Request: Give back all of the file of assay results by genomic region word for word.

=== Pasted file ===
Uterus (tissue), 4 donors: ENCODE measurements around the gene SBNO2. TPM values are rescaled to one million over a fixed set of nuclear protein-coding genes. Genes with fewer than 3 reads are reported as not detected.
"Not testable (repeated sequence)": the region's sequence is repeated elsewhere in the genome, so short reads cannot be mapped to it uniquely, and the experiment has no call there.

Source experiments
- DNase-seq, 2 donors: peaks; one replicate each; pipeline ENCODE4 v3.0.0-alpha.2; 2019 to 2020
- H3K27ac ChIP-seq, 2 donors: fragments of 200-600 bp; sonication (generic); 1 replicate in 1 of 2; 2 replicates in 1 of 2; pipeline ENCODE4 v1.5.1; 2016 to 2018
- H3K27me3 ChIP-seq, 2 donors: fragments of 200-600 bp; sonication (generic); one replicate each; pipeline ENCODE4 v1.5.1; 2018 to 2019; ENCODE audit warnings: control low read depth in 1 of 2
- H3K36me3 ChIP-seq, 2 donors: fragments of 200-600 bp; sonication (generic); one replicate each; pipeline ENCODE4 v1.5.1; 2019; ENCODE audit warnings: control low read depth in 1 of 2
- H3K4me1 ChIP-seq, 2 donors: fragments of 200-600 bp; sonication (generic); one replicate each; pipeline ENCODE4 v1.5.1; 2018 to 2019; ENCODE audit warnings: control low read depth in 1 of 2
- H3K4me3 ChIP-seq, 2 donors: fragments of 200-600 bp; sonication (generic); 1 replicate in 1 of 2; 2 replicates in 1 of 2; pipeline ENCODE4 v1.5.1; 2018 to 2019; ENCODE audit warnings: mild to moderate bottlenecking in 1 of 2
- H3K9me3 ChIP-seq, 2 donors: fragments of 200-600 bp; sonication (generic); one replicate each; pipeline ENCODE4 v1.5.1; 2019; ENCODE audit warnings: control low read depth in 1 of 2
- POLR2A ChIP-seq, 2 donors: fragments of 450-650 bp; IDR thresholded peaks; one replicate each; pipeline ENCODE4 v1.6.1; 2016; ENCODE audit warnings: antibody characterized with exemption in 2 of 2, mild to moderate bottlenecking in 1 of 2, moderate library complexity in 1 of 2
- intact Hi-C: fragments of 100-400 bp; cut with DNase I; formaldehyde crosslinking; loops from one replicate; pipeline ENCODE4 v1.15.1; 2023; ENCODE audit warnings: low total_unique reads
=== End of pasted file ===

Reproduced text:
Uterus (tissue), 4 donors: ENCODE measurements around the gene SBNO2. TPM values are rescaled to one million over a fixed set of nuclear protein-coding genes. Genes with fewer than 3 reads are reported as not detected.
"Not testable (repeated sequence)": the region's sequence is repeated elsewhere in the genome, so short reads cannot be mapped to it uniquely, and the experiment has no call there.

Source experiments
- DNase-seq, 2 donors: peaks; one replicate each; pipeline ENCODE4 v3.0.0-alpha.2; 2019 to 2020
- H3K27ac ChIP-seq, 2 donors: fragments of 200-600 bp; sonication (generic); 1 replicate in 1 of 2; 2 replicates in 1 of 2; pipeline ENCODE4 v1.5.1; 2016 to 2018
- H3K27me3 ChIP-seq, 2 donors: fragments of 200-600 bp; sonication (generic); one replicate each; pipeline ENCODE4 v1.5.1; 2018 to 2019; ENCODE audit warnings: control low read depth in 1 of 2
- H3K36me3 ChIP-seq, 2 donors: fragments of 200-600 bp; sonication (generic); one replicate each; pipeline ENCODE4 v1.5.1; 2019; ENCODE audit warnings: control low read depth in 1 of 2
- H3K4me1 ChIP-seq, 2 donors: fragments of 200-600 bp; sonication (generic); one replicate each; pipeline ENCODE4 v1.5.1; 2018 to 2019; ENCODE audit warnings: control low read depth in 1 of 2
- H3K4me3 ChIP-seq, 2 donors: fragments of 200-600 bp; sonication (generic); 1 replicate in 1 of 2; 2 replicates in 1 of 2; pipeline ENCODE4 v1.5.1; 2018 to 2019; ENCODE audit warnings: mild to moderate bottlenecking in 1 of 2
- H3K9me3 ChIP-seq, 2 donors: fragments of 200-600 bp; sonication (generic); one replicate each; pipeline ENCODE4 v1.5.1; 2019; ENCODE audit warnings: control low read depth in 1 of 2
- POLR2A ChIP-seq, 2 donors: fragments of 450-650 bp; IDR thresholded peaks; one replicate each; pipeline ENCODE4 v1.6.1; 2016; ENCODE audit warnings: antibody characterized with exemption in 2 of 2, mild to moderate bottlenecking in 1 of 2, moderate library complexity in 1 of 2
- intact Hi-C: fragments of 100-400 bp; cut with DNase I; formaldehyde crosslinking; loops from one replicate; pipeline ENCODE4 v1.15.1; 2023; ENCODE audit warnings: low total_unique reads